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The Scoop on Home Courts, Part 2

   by Bryan Leonard - 12/26/2011


Next time you watch a college of pro basketball game, watch what happens when a player at home makes a great block or dives out of bounds to save a loose ball. The fans will erupt at the player’s effort. This all-out effort on the court can be contagious, and you’ll often see that player run down the court, followed by teammates who will copy his all-out effort at both ends of the floor. The crowd noise will grow even louder, which can result in momentum for the home team. This is why opposing coaches are so quick to call a time out when they see the home team and crowd going wild – they want to stem that momentum before the game gets away.
This also ties into emotion, which is much more apart of college athletics than the pros. Simply put, a home team has more chances to get fired up and play hard in front of the screaming home fans than on the road. At home, even bad teams can look like World champs for 48 minutes.
Another reason is confidence. Pro athletes are usually in their mid to late twenties or thirties, when confidence is most often developed. But college athletes are aged 18-21, when young players are still learning the game and – just as important – young minds are still learning about confidence. And when a college road team, for example, gets behind by ten points, psychologically a team can lose confidence or “pack it in” with the thinking, “Well, it’s just not our night. We’ll play better next time when we’re at home.”
Professional handicappers take careful note of rosters and identify which teams have an excess of youth and ones that have experience. You’ll often find new coaches who are trying to build a winning program will first try and get their young players to learn to win at home and to build confidence and excite the fan base. Once they’ve developed that, the next step is to teach them how to win away from home. Sports bettors take note: This is a slow process that can take years to develop – but sometimes never does.
Smart handicappers pay close attention to this and it takes knowledge, experience and hours of study to begin to identify when these young teams might be beginning to blossom. From a bettor’s perspective, for example, this offers opportunities “to play on” a young team at home and “go against them” when traveling.
Another reason for the home/road disparity is comfort. That is, players will practice at their own gym for a home game, where they know the layout of a building, a place where the temperature and even lighting conditions are always the same. If a guard shoots one-hundred jump shots at practice and gets in a groove, he knows the next day he’ll be taking those same jump shots in the same building from the same place on the floor he just hit, say, 75% in practice. But, on the road, a player’s comfort level can be very different. Players are taking bus rides, sleeping in airports or on planes, and even changing time zones. The comfort level is tweaked, and then they have to practice and play in unfamiliar surroundings, all of which contributes to the athletes not being at the same comfort level as when they’re home.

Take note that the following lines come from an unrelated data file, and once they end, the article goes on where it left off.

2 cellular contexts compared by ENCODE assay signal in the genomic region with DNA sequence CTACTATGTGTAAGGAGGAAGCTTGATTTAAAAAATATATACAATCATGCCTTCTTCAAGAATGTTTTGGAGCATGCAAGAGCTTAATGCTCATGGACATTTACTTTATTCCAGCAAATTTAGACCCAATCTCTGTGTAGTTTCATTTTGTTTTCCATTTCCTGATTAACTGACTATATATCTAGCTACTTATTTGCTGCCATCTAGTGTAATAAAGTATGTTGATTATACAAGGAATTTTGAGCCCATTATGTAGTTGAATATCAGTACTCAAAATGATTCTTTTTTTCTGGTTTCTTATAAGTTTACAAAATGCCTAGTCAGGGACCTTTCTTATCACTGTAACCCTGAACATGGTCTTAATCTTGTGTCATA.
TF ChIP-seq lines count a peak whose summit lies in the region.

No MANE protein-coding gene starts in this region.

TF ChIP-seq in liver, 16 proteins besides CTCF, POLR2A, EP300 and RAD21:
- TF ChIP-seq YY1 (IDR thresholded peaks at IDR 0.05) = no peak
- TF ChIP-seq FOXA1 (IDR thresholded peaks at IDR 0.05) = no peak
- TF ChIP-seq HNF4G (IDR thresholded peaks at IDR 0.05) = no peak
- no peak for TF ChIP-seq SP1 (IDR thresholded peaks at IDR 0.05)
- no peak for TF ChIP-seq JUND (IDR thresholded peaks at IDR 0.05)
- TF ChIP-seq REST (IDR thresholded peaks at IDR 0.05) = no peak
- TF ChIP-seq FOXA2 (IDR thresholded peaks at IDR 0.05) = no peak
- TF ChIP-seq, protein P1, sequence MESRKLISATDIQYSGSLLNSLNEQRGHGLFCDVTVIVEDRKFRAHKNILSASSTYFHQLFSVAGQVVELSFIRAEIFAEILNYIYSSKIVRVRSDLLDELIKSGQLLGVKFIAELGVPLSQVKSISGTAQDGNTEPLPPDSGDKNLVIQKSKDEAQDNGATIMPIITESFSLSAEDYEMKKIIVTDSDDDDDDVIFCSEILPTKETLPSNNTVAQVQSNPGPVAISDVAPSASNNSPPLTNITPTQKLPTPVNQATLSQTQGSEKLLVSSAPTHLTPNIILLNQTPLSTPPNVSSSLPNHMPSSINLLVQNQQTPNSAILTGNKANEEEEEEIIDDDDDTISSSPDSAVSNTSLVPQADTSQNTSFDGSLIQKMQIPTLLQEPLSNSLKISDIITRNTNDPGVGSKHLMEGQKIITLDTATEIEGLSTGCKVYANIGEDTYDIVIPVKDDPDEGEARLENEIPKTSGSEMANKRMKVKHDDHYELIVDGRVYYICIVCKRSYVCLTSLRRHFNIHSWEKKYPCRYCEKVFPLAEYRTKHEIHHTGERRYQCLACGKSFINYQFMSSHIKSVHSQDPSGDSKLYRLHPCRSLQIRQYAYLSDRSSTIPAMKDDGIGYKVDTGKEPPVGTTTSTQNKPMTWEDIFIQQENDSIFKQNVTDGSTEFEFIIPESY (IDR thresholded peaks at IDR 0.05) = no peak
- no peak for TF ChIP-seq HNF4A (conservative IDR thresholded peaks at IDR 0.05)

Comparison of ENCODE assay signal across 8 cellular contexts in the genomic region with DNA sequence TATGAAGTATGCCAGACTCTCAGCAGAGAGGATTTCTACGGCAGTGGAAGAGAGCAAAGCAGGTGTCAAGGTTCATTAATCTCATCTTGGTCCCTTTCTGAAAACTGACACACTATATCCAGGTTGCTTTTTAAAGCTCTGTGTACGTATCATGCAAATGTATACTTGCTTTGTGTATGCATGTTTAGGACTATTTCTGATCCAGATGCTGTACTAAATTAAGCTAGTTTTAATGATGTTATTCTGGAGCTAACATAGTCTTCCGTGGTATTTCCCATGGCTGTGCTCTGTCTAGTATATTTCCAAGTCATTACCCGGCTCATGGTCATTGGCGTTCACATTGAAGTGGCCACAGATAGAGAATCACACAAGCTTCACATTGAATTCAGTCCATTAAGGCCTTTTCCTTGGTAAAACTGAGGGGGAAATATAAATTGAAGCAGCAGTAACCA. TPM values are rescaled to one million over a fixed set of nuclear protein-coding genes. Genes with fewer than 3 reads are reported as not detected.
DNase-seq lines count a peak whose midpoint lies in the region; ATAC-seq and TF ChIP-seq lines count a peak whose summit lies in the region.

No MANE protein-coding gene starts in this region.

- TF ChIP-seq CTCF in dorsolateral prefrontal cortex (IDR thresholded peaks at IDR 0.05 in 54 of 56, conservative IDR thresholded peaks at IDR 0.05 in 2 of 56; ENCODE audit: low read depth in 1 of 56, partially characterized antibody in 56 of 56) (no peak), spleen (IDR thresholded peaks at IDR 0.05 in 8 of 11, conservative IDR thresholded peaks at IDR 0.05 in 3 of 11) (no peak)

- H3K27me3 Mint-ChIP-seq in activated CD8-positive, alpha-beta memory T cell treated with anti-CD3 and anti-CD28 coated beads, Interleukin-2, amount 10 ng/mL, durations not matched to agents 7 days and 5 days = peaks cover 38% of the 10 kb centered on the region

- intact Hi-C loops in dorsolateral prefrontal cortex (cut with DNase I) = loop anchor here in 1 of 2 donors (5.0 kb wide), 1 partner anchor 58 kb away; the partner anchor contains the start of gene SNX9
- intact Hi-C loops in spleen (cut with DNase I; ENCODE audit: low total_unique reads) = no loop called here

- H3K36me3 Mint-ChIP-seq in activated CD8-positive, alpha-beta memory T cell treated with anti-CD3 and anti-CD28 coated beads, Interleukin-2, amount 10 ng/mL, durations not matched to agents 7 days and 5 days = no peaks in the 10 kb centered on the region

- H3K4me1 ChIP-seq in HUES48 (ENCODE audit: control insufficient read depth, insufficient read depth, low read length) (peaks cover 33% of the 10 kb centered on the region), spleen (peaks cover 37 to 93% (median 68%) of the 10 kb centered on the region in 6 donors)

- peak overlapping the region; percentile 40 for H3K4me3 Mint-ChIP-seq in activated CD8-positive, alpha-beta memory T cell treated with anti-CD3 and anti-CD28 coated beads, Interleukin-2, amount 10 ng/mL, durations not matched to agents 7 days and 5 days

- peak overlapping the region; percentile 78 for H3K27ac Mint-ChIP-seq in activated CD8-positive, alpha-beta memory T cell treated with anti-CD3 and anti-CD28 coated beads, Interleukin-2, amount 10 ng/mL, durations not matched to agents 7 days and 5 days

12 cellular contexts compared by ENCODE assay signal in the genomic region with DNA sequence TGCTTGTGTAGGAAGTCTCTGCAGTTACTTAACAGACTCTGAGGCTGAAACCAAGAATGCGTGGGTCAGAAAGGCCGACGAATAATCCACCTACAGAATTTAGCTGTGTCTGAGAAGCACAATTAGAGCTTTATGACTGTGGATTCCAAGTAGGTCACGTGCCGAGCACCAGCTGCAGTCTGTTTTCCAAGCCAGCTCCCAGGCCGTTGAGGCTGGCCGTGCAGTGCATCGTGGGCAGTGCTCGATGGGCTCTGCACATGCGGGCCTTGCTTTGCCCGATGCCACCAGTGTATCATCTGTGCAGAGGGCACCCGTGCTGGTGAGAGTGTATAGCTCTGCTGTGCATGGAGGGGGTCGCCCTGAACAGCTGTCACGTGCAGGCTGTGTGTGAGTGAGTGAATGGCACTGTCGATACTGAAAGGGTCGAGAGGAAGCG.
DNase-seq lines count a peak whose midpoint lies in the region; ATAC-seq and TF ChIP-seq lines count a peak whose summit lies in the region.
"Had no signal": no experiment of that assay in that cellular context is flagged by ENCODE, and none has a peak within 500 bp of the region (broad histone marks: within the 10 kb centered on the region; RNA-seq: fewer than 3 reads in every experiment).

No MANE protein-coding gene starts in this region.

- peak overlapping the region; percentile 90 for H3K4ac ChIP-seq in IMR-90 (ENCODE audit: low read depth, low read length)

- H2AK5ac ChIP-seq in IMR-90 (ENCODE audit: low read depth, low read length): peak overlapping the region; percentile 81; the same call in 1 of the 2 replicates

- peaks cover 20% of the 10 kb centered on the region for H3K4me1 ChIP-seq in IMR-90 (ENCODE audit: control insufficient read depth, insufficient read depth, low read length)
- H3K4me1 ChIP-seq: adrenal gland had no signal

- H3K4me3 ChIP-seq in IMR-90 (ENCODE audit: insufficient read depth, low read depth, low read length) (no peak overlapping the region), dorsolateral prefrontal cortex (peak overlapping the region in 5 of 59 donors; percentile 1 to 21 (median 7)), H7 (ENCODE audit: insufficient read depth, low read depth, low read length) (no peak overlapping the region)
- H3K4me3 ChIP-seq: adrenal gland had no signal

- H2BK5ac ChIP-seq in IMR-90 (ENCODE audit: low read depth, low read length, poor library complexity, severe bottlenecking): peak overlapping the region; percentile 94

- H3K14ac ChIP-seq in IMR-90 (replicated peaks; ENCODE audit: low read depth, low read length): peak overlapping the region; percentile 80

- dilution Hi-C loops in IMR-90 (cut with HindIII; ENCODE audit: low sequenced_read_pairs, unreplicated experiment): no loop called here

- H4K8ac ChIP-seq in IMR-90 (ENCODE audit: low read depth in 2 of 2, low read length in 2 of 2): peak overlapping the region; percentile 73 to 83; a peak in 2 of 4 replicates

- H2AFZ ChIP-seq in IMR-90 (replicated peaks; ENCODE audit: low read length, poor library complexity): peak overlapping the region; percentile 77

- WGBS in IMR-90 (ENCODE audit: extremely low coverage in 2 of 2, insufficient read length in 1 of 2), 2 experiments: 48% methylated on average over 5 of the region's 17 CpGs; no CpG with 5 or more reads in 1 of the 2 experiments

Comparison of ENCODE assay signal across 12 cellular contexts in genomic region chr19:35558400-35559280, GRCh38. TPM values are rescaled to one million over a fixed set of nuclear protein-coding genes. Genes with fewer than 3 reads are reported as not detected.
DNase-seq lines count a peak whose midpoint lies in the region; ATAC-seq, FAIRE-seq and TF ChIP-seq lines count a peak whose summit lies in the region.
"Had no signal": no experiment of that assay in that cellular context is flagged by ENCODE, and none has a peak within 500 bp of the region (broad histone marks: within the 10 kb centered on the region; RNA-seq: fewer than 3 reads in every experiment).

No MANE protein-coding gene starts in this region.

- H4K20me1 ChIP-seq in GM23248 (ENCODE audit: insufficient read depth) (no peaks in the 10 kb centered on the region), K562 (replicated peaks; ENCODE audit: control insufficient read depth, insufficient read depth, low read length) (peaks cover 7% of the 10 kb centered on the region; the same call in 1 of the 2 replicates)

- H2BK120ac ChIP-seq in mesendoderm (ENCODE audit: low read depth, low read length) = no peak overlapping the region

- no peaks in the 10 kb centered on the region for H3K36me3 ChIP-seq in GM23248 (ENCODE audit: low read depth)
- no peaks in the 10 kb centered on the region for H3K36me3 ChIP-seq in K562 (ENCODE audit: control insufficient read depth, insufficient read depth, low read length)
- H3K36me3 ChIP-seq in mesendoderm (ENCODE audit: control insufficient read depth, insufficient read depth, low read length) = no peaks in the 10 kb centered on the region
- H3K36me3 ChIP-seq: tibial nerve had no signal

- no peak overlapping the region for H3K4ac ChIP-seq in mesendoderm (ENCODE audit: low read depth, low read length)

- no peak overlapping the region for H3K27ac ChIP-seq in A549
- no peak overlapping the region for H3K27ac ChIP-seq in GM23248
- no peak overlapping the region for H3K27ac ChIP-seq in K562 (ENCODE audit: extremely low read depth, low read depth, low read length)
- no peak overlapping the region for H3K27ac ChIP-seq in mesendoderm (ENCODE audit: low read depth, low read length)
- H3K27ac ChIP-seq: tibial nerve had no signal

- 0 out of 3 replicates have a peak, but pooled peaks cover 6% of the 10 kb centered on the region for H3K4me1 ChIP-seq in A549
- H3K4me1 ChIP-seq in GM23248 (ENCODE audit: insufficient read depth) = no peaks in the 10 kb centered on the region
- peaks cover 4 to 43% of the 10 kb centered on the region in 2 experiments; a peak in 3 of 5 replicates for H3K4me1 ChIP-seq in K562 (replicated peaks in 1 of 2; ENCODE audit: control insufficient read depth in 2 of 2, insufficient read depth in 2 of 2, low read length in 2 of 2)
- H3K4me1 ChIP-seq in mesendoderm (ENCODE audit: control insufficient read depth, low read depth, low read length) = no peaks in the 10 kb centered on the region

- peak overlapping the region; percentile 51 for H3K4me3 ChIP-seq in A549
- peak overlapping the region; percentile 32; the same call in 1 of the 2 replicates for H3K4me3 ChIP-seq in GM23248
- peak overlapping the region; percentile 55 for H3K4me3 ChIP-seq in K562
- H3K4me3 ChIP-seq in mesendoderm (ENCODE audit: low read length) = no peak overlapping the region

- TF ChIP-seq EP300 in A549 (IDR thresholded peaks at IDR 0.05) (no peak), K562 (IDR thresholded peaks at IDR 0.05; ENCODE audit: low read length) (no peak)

With big-name college programs, history and mystique can also play a role. Visiting teams walking into the home arena of Duke, Indiana, North Carolina or Kentucky can be awed by the championship banners hanging overhead and the huge crowds rooting against them. Athletes won’t admit that they’re “nervous” about playing those schools, but deep in their minds they can be thinking, “We have no shot here. Let’s just play this thing and get out of here. We’ll get them later in the season – at our place!”
Sometimes schools have longer road trips than others, too. The Denver Pioneers happen to be in the Sun Belt conference (go figure), where they have to face mostly teams from the southeast, such as Arkansas State, Florida International, Arkansas Little Rock and Western Kentucky. Denver has to cross time zones to play its road games in conference play, just as their opponents have to when traveling to Denver.
Many teams can look like world-beaters at home, and then go on the road the next game and look as sloppy as a kindergarten pick-up game. Sometimes a combination of factors can provide good go-against spots. And it’s not just the big-name schools where this takes place, either. College basketball offers great opportunities for handicappers as there are so many games and extreme home/road disparities like this. You can find excellent betting edges in college hoops by looking at large conferences like the ACC, Big East and Pac 10, as well as smaller conferences such as the MAC, Sun Belt or WAC.
Also, when tournament time rolls around, you’ll find teams playing on a neutral court. I examine the road records of both schools to see how each played away from home that season in an attempt to find edges. Some teams will be playing in their home state and may have a more fans in the stands than their opponents, which creates a “near home court edge,” which can sometimes mean making an adjustment in the number, though it’s usually not as prominent as the normal home court edge.
So make sure you break down home/road stats in college hoops for teams and even individual players. If you see what you perceive to be a soft line, look carefully at how each team scores and defends at home and on the road. Just as miners and archeologists till the soil to unearth hidden gems, successful sports handicappers dig through stats and situations to find bad lines and winning plays.

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